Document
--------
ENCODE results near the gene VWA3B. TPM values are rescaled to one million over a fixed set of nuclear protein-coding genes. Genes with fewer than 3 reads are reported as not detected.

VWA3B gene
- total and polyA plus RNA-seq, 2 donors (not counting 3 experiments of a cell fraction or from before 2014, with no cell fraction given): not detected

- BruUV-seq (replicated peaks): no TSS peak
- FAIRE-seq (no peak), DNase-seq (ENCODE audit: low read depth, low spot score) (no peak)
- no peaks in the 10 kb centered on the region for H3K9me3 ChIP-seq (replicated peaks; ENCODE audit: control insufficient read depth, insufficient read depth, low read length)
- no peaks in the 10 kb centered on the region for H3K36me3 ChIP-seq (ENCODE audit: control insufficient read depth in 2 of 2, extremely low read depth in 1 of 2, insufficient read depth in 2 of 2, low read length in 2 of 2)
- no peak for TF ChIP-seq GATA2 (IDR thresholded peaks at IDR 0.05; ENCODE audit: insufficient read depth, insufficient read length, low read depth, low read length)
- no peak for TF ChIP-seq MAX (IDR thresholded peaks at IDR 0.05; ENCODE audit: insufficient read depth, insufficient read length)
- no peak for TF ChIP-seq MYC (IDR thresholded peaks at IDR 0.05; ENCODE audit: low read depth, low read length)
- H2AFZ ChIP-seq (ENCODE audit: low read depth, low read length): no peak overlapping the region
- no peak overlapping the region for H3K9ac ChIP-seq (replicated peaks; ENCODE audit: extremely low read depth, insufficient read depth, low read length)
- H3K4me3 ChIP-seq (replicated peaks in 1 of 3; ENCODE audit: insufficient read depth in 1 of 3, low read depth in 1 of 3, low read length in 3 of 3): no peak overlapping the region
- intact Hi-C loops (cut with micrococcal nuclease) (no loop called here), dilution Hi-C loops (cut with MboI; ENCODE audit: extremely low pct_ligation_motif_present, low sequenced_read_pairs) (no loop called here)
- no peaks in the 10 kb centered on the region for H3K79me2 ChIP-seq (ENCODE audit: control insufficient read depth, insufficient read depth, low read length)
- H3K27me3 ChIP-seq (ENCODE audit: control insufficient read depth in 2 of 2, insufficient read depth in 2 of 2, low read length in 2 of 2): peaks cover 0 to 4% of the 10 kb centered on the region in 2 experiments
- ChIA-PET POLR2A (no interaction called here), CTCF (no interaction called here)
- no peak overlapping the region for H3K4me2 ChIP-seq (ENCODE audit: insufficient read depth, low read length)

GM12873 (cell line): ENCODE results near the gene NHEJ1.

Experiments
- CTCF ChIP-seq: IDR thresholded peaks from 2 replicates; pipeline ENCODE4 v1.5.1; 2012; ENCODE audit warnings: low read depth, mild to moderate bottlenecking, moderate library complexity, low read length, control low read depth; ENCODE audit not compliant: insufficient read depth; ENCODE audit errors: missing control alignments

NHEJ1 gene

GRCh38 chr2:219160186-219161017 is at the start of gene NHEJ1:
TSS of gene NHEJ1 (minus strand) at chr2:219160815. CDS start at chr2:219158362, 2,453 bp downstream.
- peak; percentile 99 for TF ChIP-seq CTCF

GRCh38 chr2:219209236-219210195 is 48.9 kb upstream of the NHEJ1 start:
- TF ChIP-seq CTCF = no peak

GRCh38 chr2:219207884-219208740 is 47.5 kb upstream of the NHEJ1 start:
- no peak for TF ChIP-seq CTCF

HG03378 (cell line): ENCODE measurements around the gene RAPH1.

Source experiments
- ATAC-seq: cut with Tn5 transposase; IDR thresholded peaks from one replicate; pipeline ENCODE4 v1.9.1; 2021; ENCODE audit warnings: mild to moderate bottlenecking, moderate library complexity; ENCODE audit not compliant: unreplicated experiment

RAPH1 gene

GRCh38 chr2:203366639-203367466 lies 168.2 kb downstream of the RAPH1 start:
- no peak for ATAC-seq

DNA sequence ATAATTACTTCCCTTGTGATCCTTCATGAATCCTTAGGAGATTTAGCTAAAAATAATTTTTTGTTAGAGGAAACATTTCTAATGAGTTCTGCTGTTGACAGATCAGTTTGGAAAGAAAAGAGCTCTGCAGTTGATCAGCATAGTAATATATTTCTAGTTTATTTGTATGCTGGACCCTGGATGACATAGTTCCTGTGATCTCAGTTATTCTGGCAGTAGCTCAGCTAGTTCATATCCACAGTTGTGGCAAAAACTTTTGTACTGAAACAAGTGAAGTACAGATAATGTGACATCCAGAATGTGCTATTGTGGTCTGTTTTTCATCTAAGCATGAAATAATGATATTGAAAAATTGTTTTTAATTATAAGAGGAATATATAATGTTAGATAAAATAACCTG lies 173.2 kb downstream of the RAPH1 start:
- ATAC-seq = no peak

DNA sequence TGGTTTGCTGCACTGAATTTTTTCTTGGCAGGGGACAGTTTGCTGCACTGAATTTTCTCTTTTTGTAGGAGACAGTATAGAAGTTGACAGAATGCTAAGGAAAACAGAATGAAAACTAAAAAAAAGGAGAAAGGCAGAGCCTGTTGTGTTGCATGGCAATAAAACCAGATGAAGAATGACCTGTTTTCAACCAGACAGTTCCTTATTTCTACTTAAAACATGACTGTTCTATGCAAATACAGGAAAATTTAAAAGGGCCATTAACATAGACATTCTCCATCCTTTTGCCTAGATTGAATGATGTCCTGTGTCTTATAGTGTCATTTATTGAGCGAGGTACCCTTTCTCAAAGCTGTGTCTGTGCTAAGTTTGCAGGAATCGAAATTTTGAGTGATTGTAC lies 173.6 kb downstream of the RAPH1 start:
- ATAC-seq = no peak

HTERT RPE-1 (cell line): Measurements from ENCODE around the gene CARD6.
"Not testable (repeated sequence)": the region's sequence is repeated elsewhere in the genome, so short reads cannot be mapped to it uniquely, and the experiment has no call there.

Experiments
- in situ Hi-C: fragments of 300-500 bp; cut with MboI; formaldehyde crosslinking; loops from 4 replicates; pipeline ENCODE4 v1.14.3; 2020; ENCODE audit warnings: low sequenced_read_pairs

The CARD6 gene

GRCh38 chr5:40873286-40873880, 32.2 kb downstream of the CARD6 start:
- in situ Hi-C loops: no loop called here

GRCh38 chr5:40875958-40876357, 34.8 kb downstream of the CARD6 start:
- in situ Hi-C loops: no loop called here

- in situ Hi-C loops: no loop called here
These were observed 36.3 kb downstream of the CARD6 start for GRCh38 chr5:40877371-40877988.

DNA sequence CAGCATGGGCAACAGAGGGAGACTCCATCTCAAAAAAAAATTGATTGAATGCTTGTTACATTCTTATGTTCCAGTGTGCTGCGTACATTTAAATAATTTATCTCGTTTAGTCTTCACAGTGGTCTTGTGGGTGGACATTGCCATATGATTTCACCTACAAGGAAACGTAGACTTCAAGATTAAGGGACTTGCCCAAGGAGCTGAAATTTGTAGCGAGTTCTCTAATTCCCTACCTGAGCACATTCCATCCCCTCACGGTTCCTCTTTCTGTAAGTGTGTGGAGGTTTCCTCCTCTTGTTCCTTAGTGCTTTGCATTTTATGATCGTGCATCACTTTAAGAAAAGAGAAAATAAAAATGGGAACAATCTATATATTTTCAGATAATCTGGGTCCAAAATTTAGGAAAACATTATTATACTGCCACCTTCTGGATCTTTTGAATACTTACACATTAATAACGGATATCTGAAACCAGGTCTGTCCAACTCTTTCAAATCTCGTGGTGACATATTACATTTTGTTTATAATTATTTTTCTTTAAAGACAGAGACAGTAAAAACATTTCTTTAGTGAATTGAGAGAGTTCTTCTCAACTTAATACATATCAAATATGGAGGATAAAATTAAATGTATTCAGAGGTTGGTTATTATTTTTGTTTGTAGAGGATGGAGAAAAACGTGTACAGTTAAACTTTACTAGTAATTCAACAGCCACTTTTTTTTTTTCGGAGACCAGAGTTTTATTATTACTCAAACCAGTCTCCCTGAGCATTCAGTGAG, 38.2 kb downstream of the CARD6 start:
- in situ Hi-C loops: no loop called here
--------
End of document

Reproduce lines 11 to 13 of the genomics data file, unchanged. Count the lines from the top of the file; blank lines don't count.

- H2AFZ ChIP-seq (ENCODE audit: low read depth, low read length): no peak overlapping the region
- no peak overlapping the region for H3K9ac ChIP-seq (replicated peaks; ENCODE audit: extremely low read depth, insufficient read depth, low read length)
- H3K4me3 ChIP-seq (replicated peaks in 1 of 3; ENCODE audit: insufficient read depth in 1 of 3, low read depth in 1 of 3, low read length in 3 of 3): no peak overlapping the region